Nikodem Poplawski, Ph.D.

Nikodem Poplawski Headshot
Distinguished Lecturer
Coordinator, Physics

Department of Mathematics and Physics
College of Arts and Sciences
About Nikodem

Nikodem Poplawski is interested in general relativity, analytical mechanics, and classical/quantum field theory. His research focuses on how gravity with spin and torsion can solve fundamental problems in cosmology. He proposed that torsion causes the formation of a new universe through a big bounce in every black hole and that our Universe is the interior of a black hole existing in another universe. This scenario was listed by National Geographic and Science magazines among their top ten discoveries of 2010. Dr. Poplawski also appeared in Curiosity on Discovery Channel, in an episode hosted by Morgan Freeman:Parallel Universes – Are They Real?

To find out more about Nikodem Poplawski, visit his website at

In the Media

In the Media

Arte: Do We Live in a Black Hole?

Nikodem Poplawski, a distinguished lecturer of physics, talks about the big bang and how the universe originated and conducts a demonstration with research student Michael Del Grosso '22.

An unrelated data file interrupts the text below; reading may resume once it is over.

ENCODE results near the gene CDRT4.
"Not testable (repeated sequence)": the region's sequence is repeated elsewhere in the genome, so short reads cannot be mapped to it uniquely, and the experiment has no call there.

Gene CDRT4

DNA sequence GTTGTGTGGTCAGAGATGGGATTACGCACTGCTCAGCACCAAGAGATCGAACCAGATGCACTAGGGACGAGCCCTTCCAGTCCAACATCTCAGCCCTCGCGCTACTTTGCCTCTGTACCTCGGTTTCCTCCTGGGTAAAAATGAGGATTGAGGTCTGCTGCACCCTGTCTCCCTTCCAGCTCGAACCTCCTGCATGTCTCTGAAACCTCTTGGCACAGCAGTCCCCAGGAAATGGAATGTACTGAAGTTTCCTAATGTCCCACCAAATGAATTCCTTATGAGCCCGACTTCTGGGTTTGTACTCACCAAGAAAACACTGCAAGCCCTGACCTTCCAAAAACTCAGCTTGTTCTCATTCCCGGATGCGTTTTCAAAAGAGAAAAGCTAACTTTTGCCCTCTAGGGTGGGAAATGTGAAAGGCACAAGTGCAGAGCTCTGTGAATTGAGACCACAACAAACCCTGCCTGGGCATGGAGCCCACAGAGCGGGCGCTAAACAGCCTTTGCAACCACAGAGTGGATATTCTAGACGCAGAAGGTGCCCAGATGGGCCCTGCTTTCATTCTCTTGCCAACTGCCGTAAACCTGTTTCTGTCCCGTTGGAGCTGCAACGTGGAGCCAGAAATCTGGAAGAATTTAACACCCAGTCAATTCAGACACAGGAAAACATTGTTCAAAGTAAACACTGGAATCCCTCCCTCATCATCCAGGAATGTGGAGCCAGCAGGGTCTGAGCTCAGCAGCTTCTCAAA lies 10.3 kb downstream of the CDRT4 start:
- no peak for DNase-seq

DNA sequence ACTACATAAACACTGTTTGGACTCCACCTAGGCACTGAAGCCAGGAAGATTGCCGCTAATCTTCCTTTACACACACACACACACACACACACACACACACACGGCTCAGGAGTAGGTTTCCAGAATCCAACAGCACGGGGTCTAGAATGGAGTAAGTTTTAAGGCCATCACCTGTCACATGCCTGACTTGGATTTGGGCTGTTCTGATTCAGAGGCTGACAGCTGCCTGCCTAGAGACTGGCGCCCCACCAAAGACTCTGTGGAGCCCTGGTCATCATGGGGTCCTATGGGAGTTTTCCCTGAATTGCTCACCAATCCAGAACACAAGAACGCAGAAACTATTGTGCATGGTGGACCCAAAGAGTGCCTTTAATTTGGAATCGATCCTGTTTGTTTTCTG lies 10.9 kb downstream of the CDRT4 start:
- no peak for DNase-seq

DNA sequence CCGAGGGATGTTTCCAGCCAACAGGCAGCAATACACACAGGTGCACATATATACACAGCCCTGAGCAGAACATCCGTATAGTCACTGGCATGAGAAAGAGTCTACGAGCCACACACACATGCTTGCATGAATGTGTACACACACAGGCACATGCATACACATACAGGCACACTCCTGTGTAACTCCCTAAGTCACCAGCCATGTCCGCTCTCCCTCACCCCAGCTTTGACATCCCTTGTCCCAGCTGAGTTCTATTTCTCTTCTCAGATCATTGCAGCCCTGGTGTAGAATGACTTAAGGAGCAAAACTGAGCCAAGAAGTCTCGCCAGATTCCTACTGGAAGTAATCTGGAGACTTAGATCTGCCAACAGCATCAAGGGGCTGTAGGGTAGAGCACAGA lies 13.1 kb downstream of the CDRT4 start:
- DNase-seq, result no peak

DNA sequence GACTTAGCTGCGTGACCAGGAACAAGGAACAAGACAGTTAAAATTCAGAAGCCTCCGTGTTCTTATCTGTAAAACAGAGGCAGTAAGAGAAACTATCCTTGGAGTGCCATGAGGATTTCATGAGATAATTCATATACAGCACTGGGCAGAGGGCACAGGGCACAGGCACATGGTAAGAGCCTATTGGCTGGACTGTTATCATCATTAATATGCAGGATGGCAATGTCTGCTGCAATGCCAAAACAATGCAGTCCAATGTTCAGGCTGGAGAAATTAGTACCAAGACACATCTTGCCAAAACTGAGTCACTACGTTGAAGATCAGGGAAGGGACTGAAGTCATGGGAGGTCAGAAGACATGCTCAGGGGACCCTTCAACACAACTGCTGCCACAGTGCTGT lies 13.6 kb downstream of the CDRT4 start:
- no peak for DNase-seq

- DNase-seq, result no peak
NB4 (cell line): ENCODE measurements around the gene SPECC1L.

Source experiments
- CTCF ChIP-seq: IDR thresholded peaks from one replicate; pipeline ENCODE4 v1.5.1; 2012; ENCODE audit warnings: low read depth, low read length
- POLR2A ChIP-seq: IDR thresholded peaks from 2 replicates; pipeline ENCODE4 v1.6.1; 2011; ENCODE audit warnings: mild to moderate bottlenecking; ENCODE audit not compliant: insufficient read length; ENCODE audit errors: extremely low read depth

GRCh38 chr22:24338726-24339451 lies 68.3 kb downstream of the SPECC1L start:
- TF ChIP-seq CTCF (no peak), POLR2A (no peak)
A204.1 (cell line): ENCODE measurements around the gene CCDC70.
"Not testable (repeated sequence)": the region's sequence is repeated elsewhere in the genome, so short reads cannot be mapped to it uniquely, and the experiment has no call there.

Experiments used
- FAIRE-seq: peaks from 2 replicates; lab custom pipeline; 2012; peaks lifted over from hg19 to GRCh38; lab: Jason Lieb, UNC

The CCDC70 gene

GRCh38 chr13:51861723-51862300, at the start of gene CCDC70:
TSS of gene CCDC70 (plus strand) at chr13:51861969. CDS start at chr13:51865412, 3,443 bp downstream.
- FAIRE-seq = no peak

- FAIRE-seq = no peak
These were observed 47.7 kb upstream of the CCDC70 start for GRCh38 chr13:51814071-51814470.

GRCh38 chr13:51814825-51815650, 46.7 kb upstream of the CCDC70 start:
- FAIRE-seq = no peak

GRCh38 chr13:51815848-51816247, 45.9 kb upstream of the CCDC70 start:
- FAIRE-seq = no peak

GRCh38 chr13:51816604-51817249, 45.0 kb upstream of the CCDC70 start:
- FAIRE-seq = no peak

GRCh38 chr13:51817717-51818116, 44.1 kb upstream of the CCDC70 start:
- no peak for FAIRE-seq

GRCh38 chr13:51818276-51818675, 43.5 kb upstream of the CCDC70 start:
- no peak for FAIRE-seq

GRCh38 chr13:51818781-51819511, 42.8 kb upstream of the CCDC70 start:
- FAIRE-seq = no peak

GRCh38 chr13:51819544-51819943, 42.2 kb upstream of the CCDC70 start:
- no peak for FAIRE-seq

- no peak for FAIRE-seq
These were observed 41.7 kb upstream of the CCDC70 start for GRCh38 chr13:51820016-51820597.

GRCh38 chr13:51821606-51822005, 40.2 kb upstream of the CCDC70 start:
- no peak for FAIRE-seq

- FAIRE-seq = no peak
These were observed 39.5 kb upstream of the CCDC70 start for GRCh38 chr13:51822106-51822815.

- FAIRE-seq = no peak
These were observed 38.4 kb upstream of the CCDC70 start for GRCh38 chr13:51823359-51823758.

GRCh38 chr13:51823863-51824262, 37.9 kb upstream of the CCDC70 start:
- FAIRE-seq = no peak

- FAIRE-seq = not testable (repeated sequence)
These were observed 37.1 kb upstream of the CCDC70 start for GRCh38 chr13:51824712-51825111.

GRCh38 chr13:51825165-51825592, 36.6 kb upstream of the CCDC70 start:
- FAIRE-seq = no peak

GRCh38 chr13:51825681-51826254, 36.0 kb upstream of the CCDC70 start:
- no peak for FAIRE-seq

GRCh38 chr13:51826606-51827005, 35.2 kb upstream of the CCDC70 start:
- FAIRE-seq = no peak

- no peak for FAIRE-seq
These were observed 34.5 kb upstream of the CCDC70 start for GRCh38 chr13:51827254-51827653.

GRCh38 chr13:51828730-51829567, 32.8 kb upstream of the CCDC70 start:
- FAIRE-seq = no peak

Forbes: The Next Einstein May Be A 27-Year-Old Iranian Woman

Nikodem Poplawski, member of the University of New Haven's physics faculty was identified as a potential 'future Einstein' by Sparrho, a science-specific search engine accessing more than 1.3 million documents in the form of articles, patents, videos and even grants. Poplawski devised a theory that every black hole is a doorway to another universe, one of the top 10 discoveries of 2010.

National Geographic: Are We Living in a Black Hole?

Nikodem Poplawski, member of the University of New Haven's physics faculty joins others in the latest issue of National Geographic in theorizing that the 'seed' of the pre-big bang universe - an incredibly small dense point of matter - was formed inside a black hole and that this tightly packed, protected 'seed' is exactly the sort of thing we might expect to be formed inside the black or grey holes we see in our own universe.